The Instigator
Con (against)
4 Points
The Contender
Pro (for)
0 Points

The Bible is the inerrant Word of God

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Voting Style: Open Point System: 7 Point
Started: 7/17/2013 Category: Religion
Updated: 4 years ago Status: Post Voting Period
Viewed: 966 times Debate No: 35650
Debate Rounds (5)
Comments (7)
Votes (1)




At issue will be whether the Bible is the inerrant Word of God.

Five rounds. 1st round is acceptance, 2nd round is opening arguments (no rebuttal), third and fourth rounds will be rebuttals and cross-examination, fifth round is closing arguments.

The Bible is defined as the 66 books that make up the standard current canon. We will use the English Standard Version, though I am open to an alternate version if preferred by my opponent.

"inerrant" is defined by Merriam-Webster as "free from error." For our purposes, that means that there are no factual errors or irreconcilable conflicts within the Bible.

For our purposes, you needn't prove affirmatively that God was the author. You need only make a compelling case that the Bible is without error or irreconcilable conflict.

I thank my opponent in advance for taking this debate. I am hopeful that it will be an interesting and enjoyable experience for both of us, as well as the audience.


I accept and look forward to this debate.

I am ok with using the ESV primarily but reserve the right to use Hebrew and Greek original texts as well, and the NIV. I agree, as far as English translations, to only use ESV and NIV unless agreed upon to use another during debate by both parties in the comments section.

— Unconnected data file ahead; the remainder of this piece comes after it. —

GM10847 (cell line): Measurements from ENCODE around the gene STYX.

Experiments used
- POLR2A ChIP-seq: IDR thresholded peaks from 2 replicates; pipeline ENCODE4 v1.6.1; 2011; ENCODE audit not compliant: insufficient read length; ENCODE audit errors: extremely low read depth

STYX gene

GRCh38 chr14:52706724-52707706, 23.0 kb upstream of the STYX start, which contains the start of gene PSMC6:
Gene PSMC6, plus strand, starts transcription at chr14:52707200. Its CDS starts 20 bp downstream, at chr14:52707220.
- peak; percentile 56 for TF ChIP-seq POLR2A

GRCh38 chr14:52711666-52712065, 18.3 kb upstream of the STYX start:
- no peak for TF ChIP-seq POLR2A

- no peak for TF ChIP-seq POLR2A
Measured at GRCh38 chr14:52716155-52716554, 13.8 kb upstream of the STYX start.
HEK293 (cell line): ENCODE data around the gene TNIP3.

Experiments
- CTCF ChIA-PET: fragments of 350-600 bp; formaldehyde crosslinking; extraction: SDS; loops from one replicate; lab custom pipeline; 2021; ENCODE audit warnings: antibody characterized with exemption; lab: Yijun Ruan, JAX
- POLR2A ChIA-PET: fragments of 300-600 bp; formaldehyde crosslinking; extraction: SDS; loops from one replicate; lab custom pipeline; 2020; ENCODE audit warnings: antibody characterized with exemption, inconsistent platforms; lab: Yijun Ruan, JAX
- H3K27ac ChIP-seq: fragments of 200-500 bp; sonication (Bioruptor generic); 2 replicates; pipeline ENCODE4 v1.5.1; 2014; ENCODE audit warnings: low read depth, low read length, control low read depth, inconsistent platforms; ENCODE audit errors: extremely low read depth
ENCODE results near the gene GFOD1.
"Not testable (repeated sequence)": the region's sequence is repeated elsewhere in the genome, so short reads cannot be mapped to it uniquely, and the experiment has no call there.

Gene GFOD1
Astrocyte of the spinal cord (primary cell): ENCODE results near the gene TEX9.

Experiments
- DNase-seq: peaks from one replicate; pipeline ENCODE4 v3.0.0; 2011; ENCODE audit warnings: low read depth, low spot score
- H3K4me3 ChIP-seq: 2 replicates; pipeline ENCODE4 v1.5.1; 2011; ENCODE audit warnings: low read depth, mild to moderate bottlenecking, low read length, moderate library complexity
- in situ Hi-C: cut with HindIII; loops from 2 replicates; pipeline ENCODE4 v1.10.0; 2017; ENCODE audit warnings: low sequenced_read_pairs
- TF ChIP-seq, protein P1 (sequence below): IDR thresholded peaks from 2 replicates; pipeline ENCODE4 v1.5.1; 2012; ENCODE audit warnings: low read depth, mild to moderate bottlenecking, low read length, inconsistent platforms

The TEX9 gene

I agree on the 66 book standard canon.

I agree to the definition of inerrant as well.

The burden of proof would have to be on both. 1. since I am arguing that there are no errors, it is upon my oppenent to point one out for discussion.

Looking forward to this!
Debate Round No. 1


I would like to thank davidtaylorjr for accepting this debate. Hopefully it is interesting and enjoyable for both of us.

I agree that references to Hebrew, Greek and NIV, are acceptable. I don’t read Hebrew or Greek, but am familiar with (and have access to) concordances. Since I am the instigator, you are welcome to start your rebuttals in the second round.

I acknowledge that the burden is on me to show at least one instance where the Bible is inaccurate, inconsistent, or altered in such a way that it cannot be considered “inerrant.”

I think there are three fronts where the inerrancy of the Bible is most questionable:

1) Origination: Original authorship of many canonical books is highly disputed among scholars, and a variety of books were considered canonical before landing on the final 27 New Testament books [17] in the 4th century CE. I think that issue is a compelling argument against inerrancy, but the research is subject to interpretation. However, there is little dispute that as oral traditions were written down and as written traditions were manually transcribed into fresh versions or different languages, some alterations occurred [1]. An optimistic assessment would be that New Testament transcriptions were about 95% accurate. I would assert that this in itself is evidence enough that the Bible is not inerrant, after all, inerrant does not mean “very minor errors” or “very few errors”, it means “error free”. Completely. Even the most conservative scholars acknowledge that there have been alterations over time. To rebut this, I believe you need to show scholarship that asserts that there has never been an error in transcription, or else show that “very minor errors” / “few errors” is somehow equal to “error free.”